BEDOUT, JACQUES, naval officer; b. 13 Jan. 1751 at Quebec, son of Jean-Antoine Bedout, a merchant and member of the Conseil Supérieur of Quebec, and Françoise Barolet; m. first Marie-Jeanne Daigre, probably in Saint-Domingue (Haiti); m. secondly 31 May 1804 Jeanne Pécholier, née Lafont, in Bordeaux, France; no children were born of these marriages; d. 17 April 1818 in Pauillac, France.
Jacques Bedout began sailing as a cabin-boy on board merchant ships in 1763; by 1776 he had completed 16 voyages to America, England, the West Indies, and France, and along the Guinea coast. In this way he got to know the seas and rose in the merchant marine, becoming second mate in 1768, first mate in 1770, and captain in 1772.
Having arrived in France at the beginning of 1777, Bedout on 25 January received a temporary commission as sub-lieutenant in the royal navy and sailed for the West Indies on the Coursier. In America he joined the rebels; on 30 July 1777 he took command of the privateer Défense, which had been equipped at Boston, Mass., for operation under the American flag, and on 10 August engaged in combat with a British privateer. On 13 December he fitted out at Bordeaux the privateer Congrès, with which he fought two British ships off the entrance to Chesapeake Bay on 14 Feb. 1778. After three hours of combat he had to strike his flag; taken prisoner to New York City, he escaped to embark as second in command on board the American frigate Vengeance, in which he returned to France. Then, at the request of Rear-Admiral the Comte Du Chaffault de Besné, who valued his abilities, Bedout took up service again in the royal navy. He was a supernumerary officer on the Diadème in June 1778, and on the Neptune in the squadron under the Comte d’Orvilliers in October. In March 1779 he helped fit out the Protée, and in April transferred to the Couronne to take part in the Channel campaign. In February 1780 he sailed for the West Indies on the frigate Railleuse and participated in the capture of Tobago. He then took ship at Saint-Domingue, sailed through the Bahamas, and in October 1781 reached Chesapeake Bay; there he fought in the battle in which the Comte de Grasse’s squadron repulsed the British forces under Rear-Admiral Thomas Graves and brought on the capitulation at Yorktown, Va, thus assuring the victory of the rebels and the independence of the American colonies.
In July 1782 Bedout received command of the corvette Saint-Louis, which was to escort convoys bound for the West Indies. After returning to France in December 1782 on the Railleuse, he was transferred the following January to the Andromaque, which was being dispatched to take the peace treaty signed at Versailles to the United States. Promoted lieutenant on 1 May 1786, and thus permanently attached to the navy, Bedout used the leave given at that time to officers of his rank to command the Pourvoyeuse on a trading voyage along the Guinea coast from January 1786 to May 1787.
Bedout was promoted lieutenant-commander on 1 May 1792 and captain on 27 Aug. 1793. He then received command of the Terrible, a 110-gun ship in the squadron at Brest, France, under the Comte de Villaret de Joyeuse. In June 1794 he transferred to the Tigre and took part in the battles off the Île de Groix in which Villaret de Joyeuse tried without success to loosen the blockade of the coasts of Brittany. Wounded four times, with nearly half his crew lost and his ship unable to manœuvre or fight, Bedout had to surrender and was taken prisoner. He was quickly freed; on 22 June 1796 he was acquitted by a court martial and received the armes d’honneur – sabre, sword, pair of pistols, sextant, and telescope – to which the Directory added a gratuity of 18,000 livres. He was immediately given command of the Indomptable in the squadron assigned to escort the expeditionary corps being sent to make a landing in Ireland.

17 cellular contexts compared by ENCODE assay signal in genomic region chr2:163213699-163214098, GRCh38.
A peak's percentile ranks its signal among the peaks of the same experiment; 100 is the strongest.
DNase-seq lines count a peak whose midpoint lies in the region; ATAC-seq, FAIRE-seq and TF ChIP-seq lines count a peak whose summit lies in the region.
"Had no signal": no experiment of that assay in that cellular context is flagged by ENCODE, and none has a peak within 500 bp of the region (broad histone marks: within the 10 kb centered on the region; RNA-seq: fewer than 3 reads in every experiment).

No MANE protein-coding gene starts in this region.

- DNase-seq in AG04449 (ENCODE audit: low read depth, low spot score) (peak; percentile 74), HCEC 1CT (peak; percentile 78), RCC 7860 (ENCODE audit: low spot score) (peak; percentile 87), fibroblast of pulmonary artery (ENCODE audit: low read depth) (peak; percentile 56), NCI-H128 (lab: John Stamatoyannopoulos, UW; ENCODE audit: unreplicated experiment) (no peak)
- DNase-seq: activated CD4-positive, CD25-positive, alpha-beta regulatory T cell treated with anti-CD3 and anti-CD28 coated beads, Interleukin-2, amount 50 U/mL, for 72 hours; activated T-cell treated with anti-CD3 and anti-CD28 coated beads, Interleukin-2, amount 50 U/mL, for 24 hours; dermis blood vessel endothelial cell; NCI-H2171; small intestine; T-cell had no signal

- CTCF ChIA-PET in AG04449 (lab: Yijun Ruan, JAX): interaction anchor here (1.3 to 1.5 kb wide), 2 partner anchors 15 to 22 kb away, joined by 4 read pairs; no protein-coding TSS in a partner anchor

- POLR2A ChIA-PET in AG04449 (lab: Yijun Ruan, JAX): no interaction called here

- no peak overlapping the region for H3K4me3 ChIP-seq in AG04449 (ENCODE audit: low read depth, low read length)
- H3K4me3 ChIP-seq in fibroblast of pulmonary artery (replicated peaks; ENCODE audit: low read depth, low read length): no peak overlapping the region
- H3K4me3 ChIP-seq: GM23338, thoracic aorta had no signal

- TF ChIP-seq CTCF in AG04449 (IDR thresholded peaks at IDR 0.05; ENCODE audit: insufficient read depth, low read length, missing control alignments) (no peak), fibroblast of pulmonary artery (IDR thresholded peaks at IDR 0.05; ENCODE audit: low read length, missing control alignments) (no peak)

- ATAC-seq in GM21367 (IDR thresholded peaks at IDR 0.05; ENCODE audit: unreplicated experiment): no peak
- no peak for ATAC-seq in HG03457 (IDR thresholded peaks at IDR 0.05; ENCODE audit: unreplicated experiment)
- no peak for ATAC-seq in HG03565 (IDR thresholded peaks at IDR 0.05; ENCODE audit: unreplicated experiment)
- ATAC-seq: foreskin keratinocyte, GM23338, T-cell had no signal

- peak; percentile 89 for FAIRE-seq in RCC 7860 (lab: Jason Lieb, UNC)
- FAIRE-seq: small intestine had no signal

On 12 April 1798 Bedout was promoted rear-admiral, and the following year he commanded the second squadron, with the Républicain as flagship, under Admiral Eustache Bruix. This force sailed from Brest in April 1799, reached Toulon, went on to supply the army of Italy at Genoa, and returned to Brest in July without encountering the enemy. In November Bedout took command of a squadron of five ships of the line and three frigates that sailed from Lorient to Rochefort to protect the region against British attack. When he was relieved of his post by Admiral Denis Decrès, Bedout tendered his resignation, but it was refused.
In October 1802 Napoleon entrusted him with command of a new squadron of five ships of the line, with the Argonaute as flagship, which sailed from Brest in January 1803 for Genoa; there it took on 5,000 Polish soldiers for transport to Saint-Domingue. Bedout carried out this mission and then set sail for Europe. During the return crossing his squadron captured one British privateer and destroyed another. Worn out by illness, Bedout had to land in Spain at El Ferrol (El Ferrol del Caudillo) in November and give up his command. His active career was finished. His name, however, continued to appear on the rolls, and he was not placed on the retired list until 1 Jan. 1816. At his death in 1818 he left an estate consisting solely of two-thirds of a rather small wine-producing property.
Jacques Bedout was always rated highly by his superiors, who constantly praised his talents, ardour, activity, nautical knowledge, and skill in handling ships. He was obviously an excellent officer.
AN, Marine, C1, 159: f.301v.; C7, 147 (dossier Bedout). ANQ-Q, CE1-1, 14 janv. 1751. Louis Nicolas, La puissance navale dans l’histoire (3v., Paris, 1958–60),1. Georges Six, Dictionnaire biographique des généraux et amiraux français de la Révolution et de l’Empire . . . (2v., Paris, 1934), 1: 72. P.-G. Roy, “Le contre-amiral Jacques Bedout,” BRH, 34 (1928): 641–55.